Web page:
China’s Lenovo is planning to invest billions of dollars over the next five years on research and development for new technology, including products and services related to the fast-growing metaverse space.
R&D staff at the world’s largest personal computer company will work on “technology which will help businesses capitalize on the metaverse,” Lenovo said in a statement last week. The company says the investment should help “businesses of all sizes capitalize on new and emerging technologies like the metaverse.”
The Beijing-based company will spend about $15.7 billion on new tech-related R&D over the next five years, reported Nikkei Asia. Lenovo said in its statement that it will double R&D investment and add 12,000 professionals over the coming three years for cloud-related research. Cloud technology is a potential element of metaverse development.
The metaverse refers to a nascent but exploding virtual world where people work and play through avatars. The metaverse market was worth about $45 billion in 2020 and could grow to $596 billion by 2027, forecasts Brandessence Market Research. The consultancy points to the booms in mixed reality and online education fueling the metaverse’s growth.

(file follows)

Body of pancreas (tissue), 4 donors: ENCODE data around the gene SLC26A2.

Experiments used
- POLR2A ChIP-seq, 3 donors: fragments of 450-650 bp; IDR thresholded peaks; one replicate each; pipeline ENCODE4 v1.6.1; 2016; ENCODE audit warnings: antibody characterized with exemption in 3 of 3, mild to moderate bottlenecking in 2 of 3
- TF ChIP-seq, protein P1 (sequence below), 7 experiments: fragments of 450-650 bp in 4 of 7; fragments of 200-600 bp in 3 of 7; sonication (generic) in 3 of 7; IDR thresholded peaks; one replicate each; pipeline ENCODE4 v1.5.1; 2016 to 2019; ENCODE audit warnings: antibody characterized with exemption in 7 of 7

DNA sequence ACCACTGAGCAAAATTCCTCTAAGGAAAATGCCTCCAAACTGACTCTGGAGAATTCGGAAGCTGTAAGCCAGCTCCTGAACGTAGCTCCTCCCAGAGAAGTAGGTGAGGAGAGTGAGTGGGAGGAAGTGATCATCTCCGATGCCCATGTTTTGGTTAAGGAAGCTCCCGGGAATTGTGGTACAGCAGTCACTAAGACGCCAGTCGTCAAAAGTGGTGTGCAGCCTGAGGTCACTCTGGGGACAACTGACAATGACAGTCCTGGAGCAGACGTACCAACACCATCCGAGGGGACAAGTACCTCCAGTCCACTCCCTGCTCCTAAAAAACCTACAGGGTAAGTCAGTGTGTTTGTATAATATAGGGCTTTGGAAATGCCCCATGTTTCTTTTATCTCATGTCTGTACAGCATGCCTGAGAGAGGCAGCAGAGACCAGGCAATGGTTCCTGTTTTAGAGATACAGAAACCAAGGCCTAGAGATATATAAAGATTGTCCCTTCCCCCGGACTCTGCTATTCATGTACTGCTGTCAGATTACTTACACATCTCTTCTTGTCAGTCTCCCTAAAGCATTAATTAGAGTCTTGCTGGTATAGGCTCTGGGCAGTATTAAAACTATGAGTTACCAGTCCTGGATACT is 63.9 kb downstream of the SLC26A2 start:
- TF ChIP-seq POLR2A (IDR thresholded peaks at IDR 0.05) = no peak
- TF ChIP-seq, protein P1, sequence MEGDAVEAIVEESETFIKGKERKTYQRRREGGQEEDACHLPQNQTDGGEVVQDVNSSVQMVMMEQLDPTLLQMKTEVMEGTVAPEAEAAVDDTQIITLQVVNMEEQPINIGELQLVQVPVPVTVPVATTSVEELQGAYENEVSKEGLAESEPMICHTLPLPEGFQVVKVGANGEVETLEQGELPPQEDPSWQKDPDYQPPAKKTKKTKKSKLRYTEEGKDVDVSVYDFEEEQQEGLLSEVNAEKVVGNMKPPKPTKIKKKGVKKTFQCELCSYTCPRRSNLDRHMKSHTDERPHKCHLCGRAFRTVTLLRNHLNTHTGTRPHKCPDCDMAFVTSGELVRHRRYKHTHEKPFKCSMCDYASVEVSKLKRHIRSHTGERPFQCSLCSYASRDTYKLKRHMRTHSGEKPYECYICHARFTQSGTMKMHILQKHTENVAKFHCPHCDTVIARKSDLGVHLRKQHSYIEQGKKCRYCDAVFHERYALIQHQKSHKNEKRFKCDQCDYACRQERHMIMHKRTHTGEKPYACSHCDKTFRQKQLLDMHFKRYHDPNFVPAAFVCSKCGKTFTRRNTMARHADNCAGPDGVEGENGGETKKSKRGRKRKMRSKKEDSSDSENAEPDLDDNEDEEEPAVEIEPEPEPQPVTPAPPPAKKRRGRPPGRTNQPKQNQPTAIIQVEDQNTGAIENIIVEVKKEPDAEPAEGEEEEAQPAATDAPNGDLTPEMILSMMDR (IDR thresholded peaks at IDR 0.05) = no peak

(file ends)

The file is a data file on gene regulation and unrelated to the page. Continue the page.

Lenovo has done little with the metaverse to date, notes Brady Wang, Taipei-based associate director with market research firm Counterpoint Research. The company could play on existing strengths to develop servers and cloud-related technology for the metaverse, he says.
Other metaverse elements, such as networking and cryptocurrency, may take off faster if Lenovo invests directly in outside firms rather than doing its own R&D, says Wang. “Every company is different in its approach and it’s not easy to totally depend on oneself,” he adds. “We won’t think connectivity is too good because Lenovo is not a connectivity company, so they’d need to invest in it. For virtual reality, it’s the same thing.”
Lenovo did not respond to a request for comment about the company’s ambitions for the metaverse.
Perfecting individual components of the metaverse instead of pursuing an end-to-end virtual platform will probably make a “bigger impact” for the likes of Lenovo, says Sean Su, an independent tech sector analyst in Taiwan.
Su says the use of virtual reality to interpret data would particularly stand out. Otherwise, he says, Lenovo’s strategy would be “exactly the same as everyone else, a shotgun and a prayer that they’ll hit upon something great.”
Lenovo’s global PC sales that took off around 2012 still top market share charts. It was the world’s biggest PC vendor in the first quarter with a 22.7% market share, according to IDC data. Lenovo chairman and CEO Yang Yuanqing was a billionaire until 2016.